December 28, 2007

"Tell Mr. Devil to walk out of your barn"

Brigham Young June 15, 1856 A paradox as taught by Christ is that by losing one's life for Christ, one will find it (see Matthew 10:39; 16:25). Rather than "laying up treasures on earth," Brigham believed we ought not place our hearts upon the things of this world:

We are organized for the express purpose of controlling the elements, of organizing and disorganizing, of ruling over kingdoms, principalities, and powers, and yet our affections are often too highly placed upon paltry, perishable objects. We love houses, gold, silver, and various kinds of property, and all who unduly prize any object there is beneath the celestial world are idolaters. Let every man and woman bring up their children according to the law of heaven. Teach your children from their youth, never to set their hearts immoderately upon an object of this world. Should you train yourselves? Yes, you should.
Here, Brigham applied one of his colorful illustrations to encourage the Saints to "banish selfishness."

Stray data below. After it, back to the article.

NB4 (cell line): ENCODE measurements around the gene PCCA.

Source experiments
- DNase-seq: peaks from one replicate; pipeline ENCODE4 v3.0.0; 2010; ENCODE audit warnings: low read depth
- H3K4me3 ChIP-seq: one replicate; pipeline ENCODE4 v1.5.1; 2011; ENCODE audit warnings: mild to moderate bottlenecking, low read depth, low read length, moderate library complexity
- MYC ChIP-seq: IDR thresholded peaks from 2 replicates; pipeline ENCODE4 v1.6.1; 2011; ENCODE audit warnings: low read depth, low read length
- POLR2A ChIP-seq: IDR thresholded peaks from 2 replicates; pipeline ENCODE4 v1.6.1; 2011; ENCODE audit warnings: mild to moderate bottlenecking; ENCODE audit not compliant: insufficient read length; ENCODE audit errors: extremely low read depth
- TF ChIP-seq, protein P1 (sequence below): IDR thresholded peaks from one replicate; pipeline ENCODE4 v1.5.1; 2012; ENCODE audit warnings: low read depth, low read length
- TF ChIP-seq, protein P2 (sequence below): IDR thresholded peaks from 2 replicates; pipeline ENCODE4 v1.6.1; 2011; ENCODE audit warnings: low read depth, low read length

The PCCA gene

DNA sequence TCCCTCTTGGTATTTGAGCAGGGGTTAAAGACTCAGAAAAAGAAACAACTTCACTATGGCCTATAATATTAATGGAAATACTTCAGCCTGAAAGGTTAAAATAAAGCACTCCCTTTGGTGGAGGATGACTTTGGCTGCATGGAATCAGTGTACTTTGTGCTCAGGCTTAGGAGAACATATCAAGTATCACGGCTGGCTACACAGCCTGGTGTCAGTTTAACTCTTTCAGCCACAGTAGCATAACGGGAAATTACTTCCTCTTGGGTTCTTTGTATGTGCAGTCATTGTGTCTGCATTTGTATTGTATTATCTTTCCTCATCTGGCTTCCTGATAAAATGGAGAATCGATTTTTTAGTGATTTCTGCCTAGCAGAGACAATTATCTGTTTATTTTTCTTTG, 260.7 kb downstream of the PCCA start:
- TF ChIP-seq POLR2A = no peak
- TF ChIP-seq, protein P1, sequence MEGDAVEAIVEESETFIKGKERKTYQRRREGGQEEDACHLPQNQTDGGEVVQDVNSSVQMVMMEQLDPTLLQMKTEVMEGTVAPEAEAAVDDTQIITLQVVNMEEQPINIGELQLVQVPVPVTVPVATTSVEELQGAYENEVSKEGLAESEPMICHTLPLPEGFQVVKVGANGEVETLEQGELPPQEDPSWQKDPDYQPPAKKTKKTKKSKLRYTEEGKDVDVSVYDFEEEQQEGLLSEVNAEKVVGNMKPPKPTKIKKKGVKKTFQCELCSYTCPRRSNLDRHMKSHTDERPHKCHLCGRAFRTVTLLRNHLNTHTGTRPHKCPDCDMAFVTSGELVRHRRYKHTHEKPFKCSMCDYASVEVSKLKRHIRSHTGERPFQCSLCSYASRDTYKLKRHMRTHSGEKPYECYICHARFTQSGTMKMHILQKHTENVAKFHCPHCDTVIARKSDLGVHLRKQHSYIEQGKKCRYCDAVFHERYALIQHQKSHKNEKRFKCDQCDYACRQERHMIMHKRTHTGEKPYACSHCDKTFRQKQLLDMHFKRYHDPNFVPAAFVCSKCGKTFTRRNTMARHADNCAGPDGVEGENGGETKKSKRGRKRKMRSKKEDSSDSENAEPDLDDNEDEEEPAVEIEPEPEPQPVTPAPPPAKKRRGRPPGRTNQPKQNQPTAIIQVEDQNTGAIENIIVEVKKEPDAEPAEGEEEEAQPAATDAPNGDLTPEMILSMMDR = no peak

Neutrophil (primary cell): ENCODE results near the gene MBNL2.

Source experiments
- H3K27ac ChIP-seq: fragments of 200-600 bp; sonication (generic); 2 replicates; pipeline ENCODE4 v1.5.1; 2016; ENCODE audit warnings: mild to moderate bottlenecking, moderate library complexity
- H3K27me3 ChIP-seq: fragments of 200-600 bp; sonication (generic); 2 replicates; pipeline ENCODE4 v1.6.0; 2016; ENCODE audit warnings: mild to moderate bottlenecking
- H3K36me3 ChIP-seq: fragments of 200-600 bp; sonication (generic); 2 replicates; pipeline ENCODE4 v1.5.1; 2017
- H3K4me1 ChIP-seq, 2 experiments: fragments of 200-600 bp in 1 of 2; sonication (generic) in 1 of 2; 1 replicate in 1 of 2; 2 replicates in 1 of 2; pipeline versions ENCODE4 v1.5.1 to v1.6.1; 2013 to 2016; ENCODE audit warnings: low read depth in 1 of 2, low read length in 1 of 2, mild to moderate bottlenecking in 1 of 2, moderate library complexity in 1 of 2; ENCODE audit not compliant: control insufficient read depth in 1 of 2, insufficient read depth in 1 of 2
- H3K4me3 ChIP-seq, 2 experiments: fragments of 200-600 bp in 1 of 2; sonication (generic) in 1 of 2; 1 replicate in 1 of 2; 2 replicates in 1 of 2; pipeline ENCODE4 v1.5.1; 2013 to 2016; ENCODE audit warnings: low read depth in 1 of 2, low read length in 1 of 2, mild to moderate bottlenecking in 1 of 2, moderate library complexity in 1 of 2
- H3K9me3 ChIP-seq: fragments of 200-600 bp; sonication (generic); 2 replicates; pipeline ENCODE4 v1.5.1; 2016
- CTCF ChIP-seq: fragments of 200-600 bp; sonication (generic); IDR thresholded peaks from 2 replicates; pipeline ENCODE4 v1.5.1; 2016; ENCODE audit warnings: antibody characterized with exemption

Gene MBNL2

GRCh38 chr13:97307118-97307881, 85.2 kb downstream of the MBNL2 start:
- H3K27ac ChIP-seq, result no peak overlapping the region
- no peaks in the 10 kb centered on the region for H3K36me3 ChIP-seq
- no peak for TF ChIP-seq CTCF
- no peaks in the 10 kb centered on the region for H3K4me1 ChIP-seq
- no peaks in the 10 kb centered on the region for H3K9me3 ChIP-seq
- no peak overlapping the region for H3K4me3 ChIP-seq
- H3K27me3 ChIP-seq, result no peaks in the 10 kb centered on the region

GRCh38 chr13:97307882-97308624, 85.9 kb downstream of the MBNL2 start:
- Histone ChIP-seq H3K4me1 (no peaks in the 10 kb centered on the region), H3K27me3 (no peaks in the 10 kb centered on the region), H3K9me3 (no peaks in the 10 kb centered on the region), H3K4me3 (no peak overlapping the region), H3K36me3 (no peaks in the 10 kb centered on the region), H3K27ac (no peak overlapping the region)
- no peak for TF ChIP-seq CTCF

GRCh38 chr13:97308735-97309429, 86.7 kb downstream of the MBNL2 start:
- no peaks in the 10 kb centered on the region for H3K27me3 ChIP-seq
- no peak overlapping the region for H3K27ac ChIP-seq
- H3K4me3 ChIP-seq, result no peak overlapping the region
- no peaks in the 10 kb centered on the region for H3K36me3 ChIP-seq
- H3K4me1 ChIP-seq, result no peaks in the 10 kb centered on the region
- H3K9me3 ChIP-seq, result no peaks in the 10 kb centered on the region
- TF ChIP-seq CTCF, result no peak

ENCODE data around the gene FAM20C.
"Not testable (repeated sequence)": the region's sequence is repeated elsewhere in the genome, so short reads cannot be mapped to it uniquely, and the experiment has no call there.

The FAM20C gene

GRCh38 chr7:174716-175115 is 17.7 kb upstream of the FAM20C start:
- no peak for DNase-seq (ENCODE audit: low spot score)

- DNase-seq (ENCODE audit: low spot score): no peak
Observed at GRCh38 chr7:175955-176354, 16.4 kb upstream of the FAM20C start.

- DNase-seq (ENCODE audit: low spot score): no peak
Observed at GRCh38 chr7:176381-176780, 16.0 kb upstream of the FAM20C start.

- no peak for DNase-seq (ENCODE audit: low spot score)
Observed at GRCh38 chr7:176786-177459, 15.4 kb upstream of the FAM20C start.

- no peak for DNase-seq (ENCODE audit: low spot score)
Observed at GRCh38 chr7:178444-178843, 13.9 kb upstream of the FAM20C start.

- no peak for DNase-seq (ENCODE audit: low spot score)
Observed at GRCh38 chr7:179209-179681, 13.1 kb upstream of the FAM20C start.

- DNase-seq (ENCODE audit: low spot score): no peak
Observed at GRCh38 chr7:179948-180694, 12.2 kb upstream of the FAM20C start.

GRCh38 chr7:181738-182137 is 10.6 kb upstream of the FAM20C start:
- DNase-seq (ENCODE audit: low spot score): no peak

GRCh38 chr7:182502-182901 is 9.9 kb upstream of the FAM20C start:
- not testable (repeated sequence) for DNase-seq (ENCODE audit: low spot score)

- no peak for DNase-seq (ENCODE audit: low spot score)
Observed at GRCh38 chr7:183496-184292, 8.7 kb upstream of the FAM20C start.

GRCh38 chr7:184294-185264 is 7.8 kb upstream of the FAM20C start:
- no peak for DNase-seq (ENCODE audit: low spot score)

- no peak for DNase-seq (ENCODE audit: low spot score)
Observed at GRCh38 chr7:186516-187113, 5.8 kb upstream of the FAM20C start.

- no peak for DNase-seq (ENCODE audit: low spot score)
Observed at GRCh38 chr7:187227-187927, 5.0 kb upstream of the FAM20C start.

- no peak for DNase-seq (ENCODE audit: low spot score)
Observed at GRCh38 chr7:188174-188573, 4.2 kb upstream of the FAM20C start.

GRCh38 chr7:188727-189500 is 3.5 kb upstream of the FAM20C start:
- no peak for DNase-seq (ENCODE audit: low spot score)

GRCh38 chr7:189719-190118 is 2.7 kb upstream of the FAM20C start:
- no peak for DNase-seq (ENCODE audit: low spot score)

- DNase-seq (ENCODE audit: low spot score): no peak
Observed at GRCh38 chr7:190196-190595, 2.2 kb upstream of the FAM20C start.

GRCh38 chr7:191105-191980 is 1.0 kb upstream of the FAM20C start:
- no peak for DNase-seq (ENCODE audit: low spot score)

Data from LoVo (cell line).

The Gospel of salvation has been revealed unto us expressly to teach our hearts understanding, and when I learn the principles of charity or righteousness I will adhere to them, and say to selfishness, you must not have that which you want; and when it urges that I have no more flour than I shall need until harvest, and that I must not give any away, not even a pound, I say, get out of my door. And when it argues that a brother will not be profited by our endeavors to benefit him, that you had better keep your money to yourselves and not let him have this ox, that farm or cow, &c., and strives to persuade you not to feed such a poor person, not to do anything for the P. E. F. Company, that you have not any more than you need, just do as the man did in Vermont; for by the report we would judge him to be a pretty good man. He had a farm, raised a large quantity of grain, and usually had some to spare. It so happened one season that a poor neighbor thrashed out his rye, and was to receive his pay in grain. The poor man came; the farmer told him to leave his bags and he would measure up the amount and have it ready when again called for. He was alone when measuring the grain, and as he put into the measure, something whispered to him, "Pour it in lightly," but instead of doing this, he gave the measure a kick. When he put on the strike something said to him, "When you take that off, take a little out, the poor man will know nothing about it." At last the farmer said, "Mr. Devil, walk out of my barn, or I will heap every half bushel I measure for the poor man." When you are tempted to do wrong, do not stop one moment to argue, but tell Mr. Devil to walk out of your barn, or you will heap up every half bushel; you can do that, I know. A drunkard can walk by a tavern, though I have heard it said that some men cannot go by, or if they do manage to get by, that they say, "Now I know I am the master, and I will go back and treat [toast] resolution."